Who are you?
I am a stone.
Baitis Aadiis Afinis’s.
(Oscan inscription on stone. Altilia, Italy. c. 150-90 BC. Imagines Italicae: Saepinum 2, Sabellische Texte: Sa 31)
It’s not often that I’m tempted to describe an inscription as “cute”, but I’ve always found this short Oscan dialogue completely adorable. (That’s probably not a very academic thing to say.)
We don’t know exactly what this stone was used for or why it was inscribed. It’s small and fits easily in the hand, and shows a certain amount of wear, especially to one spot on the reverse. This has lead some to think of it as a “door-knocker” – though I don’t know whether we have much evidence that people used a special device for knocking on doors in the south of ancient Italy. The dialogue identifying the owner makes it most similar to the texts written on sling-shot bullets, which often have the owner’s name on (or a helpful message like “Fuck off”), but this stone is quite a big larger than a normal sling-shot bullet. More recently, other scholars have seen Baitis’s stone as a small funerary inscription marking a grave, but its language and size are unlike any other Oscan funerary inscription.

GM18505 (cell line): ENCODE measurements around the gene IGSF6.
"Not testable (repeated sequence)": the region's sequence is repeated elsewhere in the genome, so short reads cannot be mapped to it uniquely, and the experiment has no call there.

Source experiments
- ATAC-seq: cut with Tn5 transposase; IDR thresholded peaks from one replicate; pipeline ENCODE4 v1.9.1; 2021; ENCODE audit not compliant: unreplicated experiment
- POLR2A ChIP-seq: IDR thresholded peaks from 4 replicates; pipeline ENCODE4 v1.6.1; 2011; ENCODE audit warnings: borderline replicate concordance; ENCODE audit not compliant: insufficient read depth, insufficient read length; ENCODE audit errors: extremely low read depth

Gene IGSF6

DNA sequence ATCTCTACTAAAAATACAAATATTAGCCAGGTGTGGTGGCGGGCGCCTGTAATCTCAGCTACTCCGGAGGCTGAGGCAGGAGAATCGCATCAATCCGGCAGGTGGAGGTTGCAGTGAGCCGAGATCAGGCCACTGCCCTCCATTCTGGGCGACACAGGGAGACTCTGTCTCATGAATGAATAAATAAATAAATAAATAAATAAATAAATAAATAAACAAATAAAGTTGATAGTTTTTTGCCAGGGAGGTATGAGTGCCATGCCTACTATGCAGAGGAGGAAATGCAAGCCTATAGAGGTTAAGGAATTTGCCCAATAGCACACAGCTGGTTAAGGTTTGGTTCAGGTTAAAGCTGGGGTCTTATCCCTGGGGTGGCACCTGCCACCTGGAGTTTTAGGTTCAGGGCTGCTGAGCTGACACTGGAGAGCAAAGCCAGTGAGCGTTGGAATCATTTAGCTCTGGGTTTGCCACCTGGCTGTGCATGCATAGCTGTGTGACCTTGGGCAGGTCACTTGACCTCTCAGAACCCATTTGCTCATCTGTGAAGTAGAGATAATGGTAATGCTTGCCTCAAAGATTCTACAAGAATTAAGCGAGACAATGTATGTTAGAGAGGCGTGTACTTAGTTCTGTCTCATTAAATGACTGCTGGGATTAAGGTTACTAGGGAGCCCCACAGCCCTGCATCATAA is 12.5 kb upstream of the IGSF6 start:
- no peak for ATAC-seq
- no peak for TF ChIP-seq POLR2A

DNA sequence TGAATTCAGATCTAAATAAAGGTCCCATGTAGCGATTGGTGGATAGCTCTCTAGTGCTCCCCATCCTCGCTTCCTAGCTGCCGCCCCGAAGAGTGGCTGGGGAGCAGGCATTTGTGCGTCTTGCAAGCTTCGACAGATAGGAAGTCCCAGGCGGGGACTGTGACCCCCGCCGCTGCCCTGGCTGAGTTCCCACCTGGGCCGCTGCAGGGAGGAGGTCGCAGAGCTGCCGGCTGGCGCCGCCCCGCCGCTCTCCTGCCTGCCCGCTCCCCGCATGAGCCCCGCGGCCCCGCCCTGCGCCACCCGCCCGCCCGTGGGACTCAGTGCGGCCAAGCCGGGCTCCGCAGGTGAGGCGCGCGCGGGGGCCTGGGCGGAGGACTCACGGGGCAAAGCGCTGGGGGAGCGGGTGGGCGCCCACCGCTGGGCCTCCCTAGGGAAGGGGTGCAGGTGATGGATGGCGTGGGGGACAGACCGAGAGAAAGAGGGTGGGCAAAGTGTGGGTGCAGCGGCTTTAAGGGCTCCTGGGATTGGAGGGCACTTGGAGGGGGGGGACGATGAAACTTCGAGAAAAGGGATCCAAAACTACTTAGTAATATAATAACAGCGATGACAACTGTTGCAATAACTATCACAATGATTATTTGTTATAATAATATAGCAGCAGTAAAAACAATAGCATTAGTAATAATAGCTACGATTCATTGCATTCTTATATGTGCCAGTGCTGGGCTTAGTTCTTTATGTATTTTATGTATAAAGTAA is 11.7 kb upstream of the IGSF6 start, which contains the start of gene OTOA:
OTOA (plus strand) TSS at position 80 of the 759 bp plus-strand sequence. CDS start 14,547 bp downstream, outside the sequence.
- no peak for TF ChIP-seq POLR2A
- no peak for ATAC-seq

Personally, I’m tempted to see it as a bit of idle carving done when the stone cutter was bored, or maybe as a silly present to give his girlfriend. I say “stone cutter” – in fact, it’s hard to know what kind of person Baitis Aadiis Afinis was. It’s relatively rare at this time, though not impossible, for someone other than an aristocrat to have three names (like the Roman praenomen, nomen and cognomen), so he might in fact have been fairly wealthy. All the more reason to see him as a guy with time on his hands?
Linguistically, the text is unique in showing us a small glimpse of an everyday conversation (if you view a conversation with a stone as an everyday activity). In fact, I think it’s the only time the word “I” is ever used in Oscan – partly because Oscan, like Latin and now Italian, doesn’t need to include a pronoun before a verb to be understandable, but also because inscriptions in the first person are uncommon.